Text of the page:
9157702606_7dbddd4daa_nThe week before, when I was in Edinburgh, I’d heard that the nearly one hundred-year-old-company had just been bought by a corporation based in South Korea. Here was a story facing so many legacy firms in Scotland unfolding right before my eyes: old-line companies being purchased by global operators–mostly from the Far East.9155456627_9559490473_n

The fear always is that eventually, entire operations in Scotland might be moved out of the country, once the foreign purchasing company learned all the “tricks of the trade.” I’d already seen labels in Italy that read “Designed in Italy”–but the items were actually made in China, Thailand, or Malaysia. So far, however, Lochcarron goods continue to be made in Scotland.

9168694437_7543cd5722_cSuddenly, I had my “back story,” which would be about a small, traditional family tartan mill in Scotland struggling to stay alive in the face of global competition and the need for modernization. A young Scottish-American designer would discover that she and the scion of an old-line Scottish textile company have some very interesting ancestors in common and…9174937043_858553e726_c

Well, you’ll just have to wait for the novel after That Summer in Cornwall to be finished later this year to find out what happens next! However, my evolving notion about the Scottish part of the story seemed an even better idea when I visited DC Dalgliesh, the last textile mill on my research list.

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Founded in 1947, D.C. Dalgliesh had recently been purchased by a Scottish entrepreneur named Dr. Nick Fiddes who has big plans for the little operation in Selkirk. His manager, Christine Payne, kindly showed us around, pointing out the treadle looms that had once been powered by foot, later electrified, and now in need of continuing maintenance.

IMG_0560_2All these small but cascading factlets are the kind an author simply cannot find merely by putting subjects in the Search box.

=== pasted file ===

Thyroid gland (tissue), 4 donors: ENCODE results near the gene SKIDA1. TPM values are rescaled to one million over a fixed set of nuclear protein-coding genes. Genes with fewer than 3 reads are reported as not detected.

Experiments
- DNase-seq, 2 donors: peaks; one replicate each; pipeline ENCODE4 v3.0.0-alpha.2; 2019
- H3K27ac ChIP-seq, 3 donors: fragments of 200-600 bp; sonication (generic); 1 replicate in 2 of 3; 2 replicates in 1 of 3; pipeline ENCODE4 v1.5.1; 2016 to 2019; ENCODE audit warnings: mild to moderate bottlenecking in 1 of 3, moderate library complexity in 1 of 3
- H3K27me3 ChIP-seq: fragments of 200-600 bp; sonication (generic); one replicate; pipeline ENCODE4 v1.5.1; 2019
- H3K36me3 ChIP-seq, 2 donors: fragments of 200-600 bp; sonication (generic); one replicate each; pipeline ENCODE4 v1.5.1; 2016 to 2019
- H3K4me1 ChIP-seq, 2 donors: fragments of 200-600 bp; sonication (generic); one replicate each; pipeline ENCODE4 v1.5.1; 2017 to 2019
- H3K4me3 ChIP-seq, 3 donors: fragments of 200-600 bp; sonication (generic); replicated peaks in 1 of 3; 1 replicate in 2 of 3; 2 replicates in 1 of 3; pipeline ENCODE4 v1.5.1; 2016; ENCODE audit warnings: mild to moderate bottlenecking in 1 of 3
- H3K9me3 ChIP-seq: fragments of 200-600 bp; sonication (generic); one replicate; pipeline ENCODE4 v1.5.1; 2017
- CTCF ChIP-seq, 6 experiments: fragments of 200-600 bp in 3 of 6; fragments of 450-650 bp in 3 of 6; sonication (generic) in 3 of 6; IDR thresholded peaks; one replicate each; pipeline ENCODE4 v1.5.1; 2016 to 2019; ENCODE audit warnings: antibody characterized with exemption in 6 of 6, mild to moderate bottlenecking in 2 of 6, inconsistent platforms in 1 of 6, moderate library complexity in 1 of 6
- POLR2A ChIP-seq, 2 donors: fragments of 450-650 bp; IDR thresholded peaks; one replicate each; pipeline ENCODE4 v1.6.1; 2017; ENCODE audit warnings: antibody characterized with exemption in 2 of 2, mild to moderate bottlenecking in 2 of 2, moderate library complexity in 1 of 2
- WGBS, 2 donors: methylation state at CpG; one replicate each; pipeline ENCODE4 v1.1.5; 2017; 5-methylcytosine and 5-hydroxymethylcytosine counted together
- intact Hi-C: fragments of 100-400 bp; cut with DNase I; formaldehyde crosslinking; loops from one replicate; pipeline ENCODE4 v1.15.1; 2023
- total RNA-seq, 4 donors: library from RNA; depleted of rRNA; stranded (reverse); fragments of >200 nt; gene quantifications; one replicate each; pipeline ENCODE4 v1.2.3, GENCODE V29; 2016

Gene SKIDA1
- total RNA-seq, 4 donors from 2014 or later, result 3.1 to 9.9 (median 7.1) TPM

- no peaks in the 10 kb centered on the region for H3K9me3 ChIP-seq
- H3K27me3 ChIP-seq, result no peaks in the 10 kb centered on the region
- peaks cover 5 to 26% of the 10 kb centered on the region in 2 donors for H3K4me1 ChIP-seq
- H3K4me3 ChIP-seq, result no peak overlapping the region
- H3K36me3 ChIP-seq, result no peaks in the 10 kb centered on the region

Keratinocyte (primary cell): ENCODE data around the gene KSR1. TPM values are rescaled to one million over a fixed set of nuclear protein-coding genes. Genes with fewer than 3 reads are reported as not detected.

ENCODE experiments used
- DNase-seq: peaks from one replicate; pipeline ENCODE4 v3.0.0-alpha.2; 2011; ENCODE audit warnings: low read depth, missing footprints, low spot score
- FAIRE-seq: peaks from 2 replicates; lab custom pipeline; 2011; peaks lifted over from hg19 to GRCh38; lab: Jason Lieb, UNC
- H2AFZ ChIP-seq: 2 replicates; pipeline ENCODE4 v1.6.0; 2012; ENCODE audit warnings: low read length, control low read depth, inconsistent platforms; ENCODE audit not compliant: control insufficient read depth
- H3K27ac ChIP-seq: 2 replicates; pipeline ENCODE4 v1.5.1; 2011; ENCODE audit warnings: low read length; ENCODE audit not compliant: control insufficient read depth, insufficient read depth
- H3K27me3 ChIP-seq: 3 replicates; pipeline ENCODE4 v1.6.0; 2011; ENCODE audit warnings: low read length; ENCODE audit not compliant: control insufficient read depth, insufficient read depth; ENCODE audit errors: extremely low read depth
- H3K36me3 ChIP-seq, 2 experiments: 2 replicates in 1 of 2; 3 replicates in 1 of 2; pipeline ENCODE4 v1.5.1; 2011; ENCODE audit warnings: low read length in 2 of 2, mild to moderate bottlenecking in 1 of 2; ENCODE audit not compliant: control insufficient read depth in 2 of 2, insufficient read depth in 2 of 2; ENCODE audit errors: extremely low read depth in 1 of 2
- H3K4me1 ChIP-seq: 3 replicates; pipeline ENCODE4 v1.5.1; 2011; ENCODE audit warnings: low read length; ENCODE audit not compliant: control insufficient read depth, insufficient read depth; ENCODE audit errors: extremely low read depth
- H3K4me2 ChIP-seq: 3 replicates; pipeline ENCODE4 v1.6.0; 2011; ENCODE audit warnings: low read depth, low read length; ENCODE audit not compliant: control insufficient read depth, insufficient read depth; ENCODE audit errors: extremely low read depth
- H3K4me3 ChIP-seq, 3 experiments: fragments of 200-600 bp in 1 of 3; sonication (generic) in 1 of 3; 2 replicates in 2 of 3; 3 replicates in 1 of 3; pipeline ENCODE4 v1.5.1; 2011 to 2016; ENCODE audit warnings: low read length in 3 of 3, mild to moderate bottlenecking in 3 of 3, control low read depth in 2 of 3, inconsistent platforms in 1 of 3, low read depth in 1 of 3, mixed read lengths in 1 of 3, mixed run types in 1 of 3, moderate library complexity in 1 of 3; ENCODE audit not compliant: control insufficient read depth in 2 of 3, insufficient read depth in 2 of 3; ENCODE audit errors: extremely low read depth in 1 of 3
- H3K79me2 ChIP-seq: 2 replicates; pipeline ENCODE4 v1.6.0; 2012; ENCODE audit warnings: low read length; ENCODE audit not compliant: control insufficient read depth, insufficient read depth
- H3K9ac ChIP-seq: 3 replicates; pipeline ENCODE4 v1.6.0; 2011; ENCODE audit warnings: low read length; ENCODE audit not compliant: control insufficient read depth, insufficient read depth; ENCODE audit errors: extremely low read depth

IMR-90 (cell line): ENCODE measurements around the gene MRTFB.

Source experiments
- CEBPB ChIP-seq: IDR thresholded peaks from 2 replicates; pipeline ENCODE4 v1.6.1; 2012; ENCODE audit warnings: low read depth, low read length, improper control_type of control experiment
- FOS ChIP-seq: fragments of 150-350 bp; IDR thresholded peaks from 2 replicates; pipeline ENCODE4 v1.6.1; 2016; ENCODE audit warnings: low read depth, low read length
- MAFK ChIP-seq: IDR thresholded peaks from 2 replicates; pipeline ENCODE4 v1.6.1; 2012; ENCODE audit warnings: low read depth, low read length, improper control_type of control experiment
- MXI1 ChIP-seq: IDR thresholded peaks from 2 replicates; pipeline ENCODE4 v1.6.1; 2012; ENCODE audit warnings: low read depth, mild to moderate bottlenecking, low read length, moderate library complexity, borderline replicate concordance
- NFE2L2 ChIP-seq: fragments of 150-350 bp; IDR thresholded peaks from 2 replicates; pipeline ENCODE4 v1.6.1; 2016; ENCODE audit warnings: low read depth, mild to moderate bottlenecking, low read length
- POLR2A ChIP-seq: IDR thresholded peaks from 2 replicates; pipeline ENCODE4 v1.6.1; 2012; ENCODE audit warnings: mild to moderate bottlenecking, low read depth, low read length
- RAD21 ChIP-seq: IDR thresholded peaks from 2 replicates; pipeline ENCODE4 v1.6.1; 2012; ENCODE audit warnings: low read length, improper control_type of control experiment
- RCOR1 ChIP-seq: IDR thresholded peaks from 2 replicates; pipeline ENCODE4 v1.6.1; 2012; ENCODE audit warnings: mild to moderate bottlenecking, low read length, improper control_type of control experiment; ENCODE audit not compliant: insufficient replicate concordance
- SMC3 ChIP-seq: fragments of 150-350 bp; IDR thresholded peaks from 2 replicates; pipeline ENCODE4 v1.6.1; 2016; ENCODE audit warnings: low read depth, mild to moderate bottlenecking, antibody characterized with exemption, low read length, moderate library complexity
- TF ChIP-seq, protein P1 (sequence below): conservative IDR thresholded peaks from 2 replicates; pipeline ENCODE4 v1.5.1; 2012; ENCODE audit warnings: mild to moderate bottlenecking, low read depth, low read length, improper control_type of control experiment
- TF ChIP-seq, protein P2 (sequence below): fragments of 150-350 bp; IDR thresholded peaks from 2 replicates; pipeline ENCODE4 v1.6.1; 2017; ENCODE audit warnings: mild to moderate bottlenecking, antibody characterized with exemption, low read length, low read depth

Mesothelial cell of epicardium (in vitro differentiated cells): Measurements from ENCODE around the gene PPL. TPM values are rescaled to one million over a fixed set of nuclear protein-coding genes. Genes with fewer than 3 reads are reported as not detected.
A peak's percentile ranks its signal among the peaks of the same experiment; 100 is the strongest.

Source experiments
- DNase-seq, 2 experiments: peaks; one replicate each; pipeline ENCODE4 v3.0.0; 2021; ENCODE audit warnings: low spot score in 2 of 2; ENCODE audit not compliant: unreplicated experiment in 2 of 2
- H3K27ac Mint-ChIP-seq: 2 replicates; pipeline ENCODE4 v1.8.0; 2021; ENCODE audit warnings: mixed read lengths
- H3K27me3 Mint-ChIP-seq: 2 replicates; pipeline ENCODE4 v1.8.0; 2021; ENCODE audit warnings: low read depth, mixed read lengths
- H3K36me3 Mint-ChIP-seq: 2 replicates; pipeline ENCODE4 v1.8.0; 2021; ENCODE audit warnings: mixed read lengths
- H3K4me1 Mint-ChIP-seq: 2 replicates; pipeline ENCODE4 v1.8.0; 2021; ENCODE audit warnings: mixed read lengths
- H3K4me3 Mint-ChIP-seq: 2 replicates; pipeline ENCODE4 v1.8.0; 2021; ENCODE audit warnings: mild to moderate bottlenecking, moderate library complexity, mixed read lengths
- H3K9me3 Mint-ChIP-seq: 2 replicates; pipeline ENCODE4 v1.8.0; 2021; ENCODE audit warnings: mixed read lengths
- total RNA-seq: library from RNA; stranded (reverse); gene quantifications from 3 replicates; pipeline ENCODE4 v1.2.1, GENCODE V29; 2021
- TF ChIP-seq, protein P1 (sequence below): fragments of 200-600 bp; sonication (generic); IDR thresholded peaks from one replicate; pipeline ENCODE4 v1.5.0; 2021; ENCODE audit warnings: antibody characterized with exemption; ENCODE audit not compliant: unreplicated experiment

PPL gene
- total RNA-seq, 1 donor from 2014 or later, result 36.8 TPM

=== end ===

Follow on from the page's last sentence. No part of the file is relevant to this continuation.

And when it comes to writing convincingly–whether fact or fiction–in my world, the details do matter. It’s a compact I make with my reader: If you buy my books, I’ll try my best to get the facts right.

Comments

5 Responses to “Writing a Novel? The Details Count…”
  1. Bardet says:

    Love this blog Ciji. You are explaining how fascinating your writing career really is! Can’t wait to read the new book.

  2. Joy Ware says:

    Hi Ciji,
    I love following your blog. I am now officially rereading ISLAND OF THE SWANS in preparation for THAT AUTUMN IN EDINBURGH. You’ve already peaked my interest in the various connections. Have fun writing!

  3. Susan says:

    Ciji,
    This blog just keeps getting better and better each week. Your research and details are just exceptional. I feel like I have been travelling in Scotland for a month. Thank you and can’t wait for the new book.

  4. Carol Adams says:

    Reading of your more recent adventures reminded me of our wonderful cruise with some of your readers! I was begining to feel like we were talking! I miss those times and treasure our friendship and time spent together. Yes, I have since seeing been to Dublin (a couple of times) and remember well conversations regarding that magical area of the world. I would love to hear from you some time and hear of some of your adventures!

    Much love to someone who is so special!
    Carol Adams

  5. E.A. Schimmelpfennig says:

    At the end of your copy is a reference to the Queen as “Her Royal Highness.” It should be HER MAJESTY — that is, if you want to be accurate and appear knowledgeable.